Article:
My List of 13 Must-Read Mystery Writers

I've been feeling drawn to mysteries this month. I can't explain it, but as an avid reader, I feel it would be a crime not to dig a little deeper (See what I did there?). The result of my research is this little list - MY List of 13 Must-Read Mystery Writers. Read on to see if yours made the cut.

1. Carlos Ruiz Zafón

A friend that I made earlier this year through Pretty Literate gave Zafón's The Shadow of the Wind her hearty recommendation for Fall reading. The cover art and intriguing title were enough for me to add it to my to-be-read pile. Then she upped the ante by sending me a hard copy and the two of us set off sleuthing our way through this non-traditional mystery that begins in a place named The Cemetery of Forgotten Books. This was one book (which she has read and reread numerous times - and for good reason!) that I had no idea where we were going until we got there. And the journey? It was full of adventure, intrigue, & mystery. Even Stephen King is quoted as saying it is "one gorgeous read." Quite a recommendation from the King of Creep, don't you think?

Bonus: My friend told me when I finished that it was the first of four in a series!

2. Arthur Conan Doyle

This author should be a no-brainer for anyone wanting to read a mystery for no other reason than he is the creator of the socially awkward genius Sherlock Holmes. Doyle was a must-read author in our home and if memory serves, no child escaped reading him before they graduated high school. My go-to suggestion for getting acquainted with Doyle's detective is The Hound of the Baskervilles. Read it on cold, windy fall nights. Trust me.

Bonus: His mysteries are not lengthy tomes, so they are quick reads, many of which are available in beautifully bound collections.

3. Agatha Christie

Let's face it - Agatha Christie is known as the Queen of Mystery for a reason. Not only did she create the unforgettable detective Hercule Poirot, but she created a second, equally adept, famous female detective, Miss Jane Marple. In all, Agatha Christie wrote a whopping 66 detective novels and with that many, it can be hard to choose where to begin. My top two suggestions would be And Then There Were None (which is her most adapted mystery) and Murder on the Orient Express.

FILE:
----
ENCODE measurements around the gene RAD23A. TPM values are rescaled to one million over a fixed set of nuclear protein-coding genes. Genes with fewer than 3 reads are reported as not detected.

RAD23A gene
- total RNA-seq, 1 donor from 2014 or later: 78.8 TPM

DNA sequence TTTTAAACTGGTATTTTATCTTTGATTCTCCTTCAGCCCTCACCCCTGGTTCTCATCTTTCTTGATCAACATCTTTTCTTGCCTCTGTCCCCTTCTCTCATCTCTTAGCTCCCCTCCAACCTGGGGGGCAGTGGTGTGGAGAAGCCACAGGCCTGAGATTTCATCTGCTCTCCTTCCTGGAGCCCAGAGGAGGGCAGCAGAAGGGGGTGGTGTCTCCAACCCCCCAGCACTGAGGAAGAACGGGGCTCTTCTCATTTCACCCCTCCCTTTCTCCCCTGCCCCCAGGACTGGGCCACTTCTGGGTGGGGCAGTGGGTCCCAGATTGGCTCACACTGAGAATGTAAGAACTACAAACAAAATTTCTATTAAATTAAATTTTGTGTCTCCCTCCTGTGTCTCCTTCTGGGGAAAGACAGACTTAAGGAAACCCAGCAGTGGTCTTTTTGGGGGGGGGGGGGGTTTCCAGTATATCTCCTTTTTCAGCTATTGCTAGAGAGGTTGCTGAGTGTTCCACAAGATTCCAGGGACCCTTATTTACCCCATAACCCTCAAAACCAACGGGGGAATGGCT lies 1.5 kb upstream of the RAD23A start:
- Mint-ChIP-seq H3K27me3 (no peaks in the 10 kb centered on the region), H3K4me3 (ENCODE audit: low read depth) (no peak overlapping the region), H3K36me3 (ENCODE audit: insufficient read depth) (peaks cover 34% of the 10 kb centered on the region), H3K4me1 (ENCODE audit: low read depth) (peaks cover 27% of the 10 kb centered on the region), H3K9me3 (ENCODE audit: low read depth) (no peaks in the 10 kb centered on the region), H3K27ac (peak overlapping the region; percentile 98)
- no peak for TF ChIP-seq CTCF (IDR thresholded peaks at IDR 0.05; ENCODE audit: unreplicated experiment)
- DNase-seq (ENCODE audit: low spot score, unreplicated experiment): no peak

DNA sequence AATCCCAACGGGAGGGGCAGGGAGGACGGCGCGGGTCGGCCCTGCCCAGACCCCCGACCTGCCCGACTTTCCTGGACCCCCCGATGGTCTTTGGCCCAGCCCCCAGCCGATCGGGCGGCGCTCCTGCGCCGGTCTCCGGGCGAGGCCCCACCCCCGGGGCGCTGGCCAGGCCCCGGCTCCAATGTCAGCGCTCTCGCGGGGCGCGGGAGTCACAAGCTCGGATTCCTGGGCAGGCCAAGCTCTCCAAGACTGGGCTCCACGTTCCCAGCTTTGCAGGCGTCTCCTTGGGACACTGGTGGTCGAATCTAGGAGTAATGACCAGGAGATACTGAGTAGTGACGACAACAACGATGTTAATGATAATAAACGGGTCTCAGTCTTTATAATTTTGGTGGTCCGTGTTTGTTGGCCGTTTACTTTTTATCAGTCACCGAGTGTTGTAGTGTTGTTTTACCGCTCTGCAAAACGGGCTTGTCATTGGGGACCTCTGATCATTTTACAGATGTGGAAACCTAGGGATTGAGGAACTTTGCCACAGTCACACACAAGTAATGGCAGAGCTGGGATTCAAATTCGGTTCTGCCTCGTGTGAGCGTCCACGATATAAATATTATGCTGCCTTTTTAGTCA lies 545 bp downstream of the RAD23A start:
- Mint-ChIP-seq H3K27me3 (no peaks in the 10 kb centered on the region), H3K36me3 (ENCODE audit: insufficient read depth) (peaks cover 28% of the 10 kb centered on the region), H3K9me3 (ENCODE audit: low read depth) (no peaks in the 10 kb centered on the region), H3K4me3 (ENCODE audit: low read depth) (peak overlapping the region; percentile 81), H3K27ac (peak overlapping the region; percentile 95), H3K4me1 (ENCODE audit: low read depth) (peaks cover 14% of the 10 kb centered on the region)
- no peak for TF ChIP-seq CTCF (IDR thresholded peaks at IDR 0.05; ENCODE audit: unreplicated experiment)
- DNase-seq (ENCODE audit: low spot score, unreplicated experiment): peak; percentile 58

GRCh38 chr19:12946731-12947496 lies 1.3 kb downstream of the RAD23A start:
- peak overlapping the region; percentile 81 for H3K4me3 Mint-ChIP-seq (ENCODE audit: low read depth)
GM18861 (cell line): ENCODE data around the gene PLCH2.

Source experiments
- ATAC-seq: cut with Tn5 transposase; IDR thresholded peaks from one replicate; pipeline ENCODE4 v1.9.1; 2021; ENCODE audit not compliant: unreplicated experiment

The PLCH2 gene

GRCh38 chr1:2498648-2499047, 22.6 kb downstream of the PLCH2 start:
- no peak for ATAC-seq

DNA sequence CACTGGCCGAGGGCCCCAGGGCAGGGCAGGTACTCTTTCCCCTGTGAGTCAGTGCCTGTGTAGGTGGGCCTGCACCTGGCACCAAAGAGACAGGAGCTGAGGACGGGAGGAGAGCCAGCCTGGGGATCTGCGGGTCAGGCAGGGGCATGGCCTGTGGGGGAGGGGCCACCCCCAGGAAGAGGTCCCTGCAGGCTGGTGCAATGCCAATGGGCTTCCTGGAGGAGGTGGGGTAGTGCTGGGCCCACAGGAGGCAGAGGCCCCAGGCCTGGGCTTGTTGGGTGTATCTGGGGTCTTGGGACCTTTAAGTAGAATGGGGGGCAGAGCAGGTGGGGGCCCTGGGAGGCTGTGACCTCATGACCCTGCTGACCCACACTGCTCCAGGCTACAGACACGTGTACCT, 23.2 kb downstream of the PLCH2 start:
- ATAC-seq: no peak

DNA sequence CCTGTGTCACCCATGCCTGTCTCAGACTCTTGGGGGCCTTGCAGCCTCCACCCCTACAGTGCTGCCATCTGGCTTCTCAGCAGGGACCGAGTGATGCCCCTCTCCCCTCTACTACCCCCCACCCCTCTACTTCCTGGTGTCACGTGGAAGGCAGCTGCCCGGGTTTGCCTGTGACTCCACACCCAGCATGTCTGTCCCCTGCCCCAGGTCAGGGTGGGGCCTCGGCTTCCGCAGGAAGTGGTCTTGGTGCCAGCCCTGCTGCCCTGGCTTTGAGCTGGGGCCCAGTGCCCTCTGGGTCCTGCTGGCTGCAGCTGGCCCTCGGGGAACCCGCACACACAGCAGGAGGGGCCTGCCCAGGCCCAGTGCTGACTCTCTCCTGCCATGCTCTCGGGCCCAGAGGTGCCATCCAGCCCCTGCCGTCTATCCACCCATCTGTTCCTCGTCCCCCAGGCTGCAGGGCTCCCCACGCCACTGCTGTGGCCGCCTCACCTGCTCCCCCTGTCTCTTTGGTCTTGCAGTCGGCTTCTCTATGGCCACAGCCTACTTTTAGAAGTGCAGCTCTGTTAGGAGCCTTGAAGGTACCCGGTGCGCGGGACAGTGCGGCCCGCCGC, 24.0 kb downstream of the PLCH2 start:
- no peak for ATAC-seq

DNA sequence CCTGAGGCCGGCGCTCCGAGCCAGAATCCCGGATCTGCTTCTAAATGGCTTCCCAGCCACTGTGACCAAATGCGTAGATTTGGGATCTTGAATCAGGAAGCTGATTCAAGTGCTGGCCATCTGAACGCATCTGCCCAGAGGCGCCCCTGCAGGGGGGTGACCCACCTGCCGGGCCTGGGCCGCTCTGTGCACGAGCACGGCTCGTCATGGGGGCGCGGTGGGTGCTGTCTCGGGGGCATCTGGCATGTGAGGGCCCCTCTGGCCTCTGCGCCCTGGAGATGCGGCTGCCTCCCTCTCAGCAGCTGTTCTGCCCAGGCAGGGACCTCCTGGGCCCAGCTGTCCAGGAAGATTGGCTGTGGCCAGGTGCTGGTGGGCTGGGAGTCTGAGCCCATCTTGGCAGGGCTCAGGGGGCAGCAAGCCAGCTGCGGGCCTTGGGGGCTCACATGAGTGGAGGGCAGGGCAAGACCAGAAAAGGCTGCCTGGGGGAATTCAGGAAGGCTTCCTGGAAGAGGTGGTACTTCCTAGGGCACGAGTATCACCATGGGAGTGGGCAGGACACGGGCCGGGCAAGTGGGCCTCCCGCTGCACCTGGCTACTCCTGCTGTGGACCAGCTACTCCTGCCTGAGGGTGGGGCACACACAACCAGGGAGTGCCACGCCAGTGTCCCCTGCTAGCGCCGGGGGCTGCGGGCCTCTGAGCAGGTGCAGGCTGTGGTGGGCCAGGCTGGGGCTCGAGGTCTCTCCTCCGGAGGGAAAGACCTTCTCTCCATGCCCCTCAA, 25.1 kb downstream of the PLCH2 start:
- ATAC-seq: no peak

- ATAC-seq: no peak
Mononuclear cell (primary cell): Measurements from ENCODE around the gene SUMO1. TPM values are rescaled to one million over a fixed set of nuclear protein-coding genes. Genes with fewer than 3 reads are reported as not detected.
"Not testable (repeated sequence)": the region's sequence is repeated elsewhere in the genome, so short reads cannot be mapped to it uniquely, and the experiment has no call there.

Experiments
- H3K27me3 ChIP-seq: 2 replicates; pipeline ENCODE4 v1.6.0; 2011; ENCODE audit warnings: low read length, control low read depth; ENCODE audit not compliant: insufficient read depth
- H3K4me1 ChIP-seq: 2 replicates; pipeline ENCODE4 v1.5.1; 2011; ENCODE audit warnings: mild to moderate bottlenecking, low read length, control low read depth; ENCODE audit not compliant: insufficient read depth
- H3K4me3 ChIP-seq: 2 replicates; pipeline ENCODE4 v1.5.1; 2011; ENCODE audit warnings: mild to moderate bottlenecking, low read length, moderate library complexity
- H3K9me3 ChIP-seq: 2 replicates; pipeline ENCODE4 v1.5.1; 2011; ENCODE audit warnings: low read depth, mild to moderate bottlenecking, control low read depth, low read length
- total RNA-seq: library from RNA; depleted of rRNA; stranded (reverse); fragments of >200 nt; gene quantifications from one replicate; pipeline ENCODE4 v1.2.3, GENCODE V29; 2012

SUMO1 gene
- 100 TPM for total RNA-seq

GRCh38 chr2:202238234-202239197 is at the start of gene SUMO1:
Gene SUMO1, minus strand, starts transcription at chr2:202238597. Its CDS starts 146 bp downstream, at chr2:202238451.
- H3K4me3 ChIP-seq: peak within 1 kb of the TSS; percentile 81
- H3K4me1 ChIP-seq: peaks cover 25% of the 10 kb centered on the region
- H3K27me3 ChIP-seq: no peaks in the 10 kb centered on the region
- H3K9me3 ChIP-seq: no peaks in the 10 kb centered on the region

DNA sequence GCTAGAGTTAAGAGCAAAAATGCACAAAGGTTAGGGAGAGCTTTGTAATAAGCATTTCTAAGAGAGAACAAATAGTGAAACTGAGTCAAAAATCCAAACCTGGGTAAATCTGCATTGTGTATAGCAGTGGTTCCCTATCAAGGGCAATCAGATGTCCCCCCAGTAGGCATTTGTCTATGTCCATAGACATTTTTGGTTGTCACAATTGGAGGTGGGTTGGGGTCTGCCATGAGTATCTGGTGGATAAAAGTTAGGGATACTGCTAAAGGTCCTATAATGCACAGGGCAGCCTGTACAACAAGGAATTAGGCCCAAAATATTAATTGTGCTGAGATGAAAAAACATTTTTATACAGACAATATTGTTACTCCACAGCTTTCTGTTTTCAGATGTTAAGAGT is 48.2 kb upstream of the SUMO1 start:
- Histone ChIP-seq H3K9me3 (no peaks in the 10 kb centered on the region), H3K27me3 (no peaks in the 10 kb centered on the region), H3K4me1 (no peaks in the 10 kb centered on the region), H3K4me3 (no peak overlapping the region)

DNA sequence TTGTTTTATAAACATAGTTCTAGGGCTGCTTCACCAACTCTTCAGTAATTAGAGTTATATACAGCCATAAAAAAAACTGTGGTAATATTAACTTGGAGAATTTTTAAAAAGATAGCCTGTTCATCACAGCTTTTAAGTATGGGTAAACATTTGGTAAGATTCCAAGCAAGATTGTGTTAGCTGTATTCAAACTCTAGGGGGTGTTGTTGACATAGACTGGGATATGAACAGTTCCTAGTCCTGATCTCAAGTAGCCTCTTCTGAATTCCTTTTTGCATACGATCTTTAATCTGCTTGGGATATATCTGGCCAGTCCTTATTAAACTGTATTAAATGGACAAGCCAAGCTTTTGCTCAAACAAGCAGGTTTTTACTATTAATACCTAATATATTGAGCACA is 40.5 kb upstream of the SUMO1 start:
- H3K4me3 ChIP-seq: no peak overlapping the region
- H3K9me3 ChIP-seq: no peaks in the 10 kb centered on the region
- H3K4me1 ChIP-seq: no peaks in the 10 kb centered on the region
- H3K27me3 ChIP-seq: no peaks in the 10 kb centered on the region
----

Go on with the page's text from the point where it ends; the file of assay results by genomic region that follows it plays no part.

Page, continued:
Bonus: We transformed Murder on the Orient Express into an almost immersive experience and are offering it as our last book box of 2021 in a limited quantity.

4. Dorothy Sayers

Love Agatha Christie? I do, too, which is why Dorothy Sayers made my must-read mystery writers list. Her book Whose Body? introduces the beloved Lord Peter Wimsey, whose hobby happens to be solving mysteries. And this one? It seems pretty gruesome for someone writing around the same time as Agatha Christie.

Bonus: There are 15 novels in the Lord Peter Wimsey series, so if you fall for him in Whose Body? there are plenty more from whence it came. 

5. Ian Fleming

Ian Fleming was British journalist whose first novel was published in 1953. The title: Casino Royale. Maybe you've heard of it? That's right, Ian Fleming was the man that created the original man of mystery - the swoon-worthy 007. Twelve books and two short stories later, James Bond has become a household name. I recommend starting with Fleming's first, Casino Royale

Bonus: There's a plethora of movies to watch after you read the books!

6. G.K. Chesterton

Chesterton created a fictional priest/amateur detective named Father Brown, a character loosely based on a priest he knew in real life who, through the hearing of confessions, developed an unusual understanding of the evils of mankind. Chesterton's original 53 short stories are quick, easy reads. Chesterton made my list of 13 must-read mystery writers because his Father Tim series reminds me of Grantchester on PBS. And I am a fan of Grantchester.

Bonus: Chesterton's Father Tim short stories/mysteries are now compiled into a five volume series.

7. Louise Penny

I was introduced to Louise Penny within the last year by my oldest sister and by one of my oldest friends. I have since heard many others sing the praises of Canadian author Louise Penny & the Chief Inspector Gamache series, which is set in Quebec in the tiny town of Three Pines. Start with Still Life, which is the first in the series, and enjoy unravelling the mystery right alongside Gamache.

Bonus: The fictional town of Three Pines looms as large a character as each of the inhabitants of the town. (Kind of like Stars Hollow on Gilmore Girls)

8. Truman Capote

My previous Truman Capote experience did not prepare me for In Cold Blood, Capote's nonfiction novel detailing the murders of a small town American family in the 1950s. Considered the first true crime novel, In Cold Blood is a masterpiece, scoring Capote a spot on my list of must-read mystery writers.